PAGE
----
Every week we post a funny animal photo that's begging for a caption. Join in the fun and add your suggestion in the Comments section (click "Read more"). You’ve got til 11:59 pm (Eastern time) on Sunday. On Monday we'll choose our three favorite captions and list them under the image.!--/end tags-->
Pine grosbeak, by Nick Saunders.
My story—harrowingly—begins far back in time. Ada and I had driven to New York’s Adirondack Park for a quiet Christmas week, isolated in the snowscape from urban hubbub, looking forward to snowshoeing and some winter birding. On a winding road, we spotted a flock of eight or ten birds then unfamiliar to us, pecking at the gravel spread by a road crew on the recently plowed surface. I checked my Peterson Guide and confirmed that the birds were pine grosbeaks, occasional invaders from remote, underpopulated regions in Canada and “life birds” for both of us. We settled in to study them through our binoculars.!--/end tags-->
Sure the holidays are a time for giving and gifts and loads of cheer. But they’re also a time when we generate an enormous amount of waste—25 million tons of garbage, to be exact. That’s a quarter more from Thanksgiving through New Year’s than any other period all year long, according to Use Less Stuff.
But Audubon’s TogetherGreen program and Toyota have some great tips to “reduce, reuse, and recycle your way into the New Year.”!--/end tags-->
A Northern mockingbird at the Christmas Bird Count in Central Park. (Photo by Debra Kriensky)
On Sunday I went to Central Park for my first Christmas Bird Count (this year marks the 113th year of Audubon’s nationwide survey). It was a dark morning with pinpricks of rain, and birders spread out around the park into seven sectors, ready to look among bare branches for signs of life and to listen for characteristic calls.!--/end tags-->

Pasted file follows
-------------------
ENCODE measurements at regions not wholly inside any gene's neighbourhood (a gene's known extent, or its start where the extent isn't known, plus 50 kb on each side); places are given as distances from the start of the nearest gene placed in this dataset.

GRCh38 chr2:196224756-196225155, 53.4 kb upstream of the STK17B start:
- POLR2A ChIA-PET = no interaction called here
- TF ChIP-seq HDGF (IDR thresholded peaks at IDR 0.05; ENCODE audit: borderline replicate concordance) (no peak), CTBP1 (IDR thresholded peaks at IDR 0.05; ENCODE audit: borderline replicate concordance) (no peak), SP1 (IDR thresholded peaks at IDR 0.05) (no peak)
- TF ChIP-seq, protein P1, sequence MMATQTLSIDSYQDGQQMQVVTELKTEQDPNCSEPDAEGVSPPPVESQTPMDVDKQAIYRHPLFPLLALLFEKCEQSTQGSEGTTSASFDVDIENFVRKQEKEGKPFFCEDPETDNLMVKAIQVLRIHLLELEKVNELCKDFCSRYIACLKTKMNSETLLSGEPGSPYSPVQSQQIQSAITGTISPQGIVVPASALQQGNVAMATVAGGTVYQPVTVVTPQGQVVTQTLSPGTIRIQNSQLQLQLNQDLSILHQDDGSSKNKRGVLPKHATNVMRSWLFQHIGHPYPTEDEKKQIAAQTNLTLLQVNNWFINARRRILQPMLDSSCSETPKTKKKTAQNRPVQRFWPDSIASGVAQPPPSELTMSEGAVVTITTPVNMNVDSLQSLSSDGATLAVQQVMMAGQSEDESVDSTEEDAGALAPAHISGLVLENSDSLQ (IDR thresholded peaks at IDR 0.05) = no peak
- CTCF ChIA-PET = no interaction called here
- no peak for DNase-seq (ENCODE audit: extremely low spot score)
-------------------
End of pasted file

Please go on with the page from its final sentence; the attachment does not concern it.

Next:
The 113th Audubon Christmas Bird Count started this past Friday and runs through January 5, 2013. We get some awesome data about birds from the CBC, but we know not everyone can participate in a count. Maybe you’ll be at grandma’s while your local group counts. Or perhaps relatives will be visiting and you simply can’t slip away.
No matter why the CBC may elude you, we’ve got another way to participate: Send support to the on-the-ground citizen scientists. Here we profile four CBC circles, one from each flyway. Cheer them on as they tally.
Photo: Georgi Baird!--/end tags-->
Photo: Courtesy of Laurence King Publishing
If someone gave me Bird Bingo (Laurence King Publishing, $29.95) as a gift, I could simply stare at it for enjoyment; I wouldn’t even need to play the game. That’s because it’s the most beautiful bingo I’ve ever seen. And it’s a great gift for bird lovers.!--/end tags-->
UPDATE: Thanksgiving may be over, but these turkeys still need a winning caption. Vote for your favorite!
In honor of Thanksgiving, this week wild turkeys are the stars of our photo caption contest. Join in the fun and add your suggestion in the Comments section (click "Read more"). You’ve got til 11:59 (Eastern time) on Sunday. On Monday we'll choose our three favorite captions and list them under the image.!--/end tags-->
Pomegranates have made a real leap to stardom the past few years, mostly in the form of their ruby red juice. But I personally love the seeds, called arils. And recently, I received two of these odd-shaped, aril-filled fruits as a gift—forcing me to think hard about how to use them. I have to say, I was pretty happy with the results.!--/end tags-->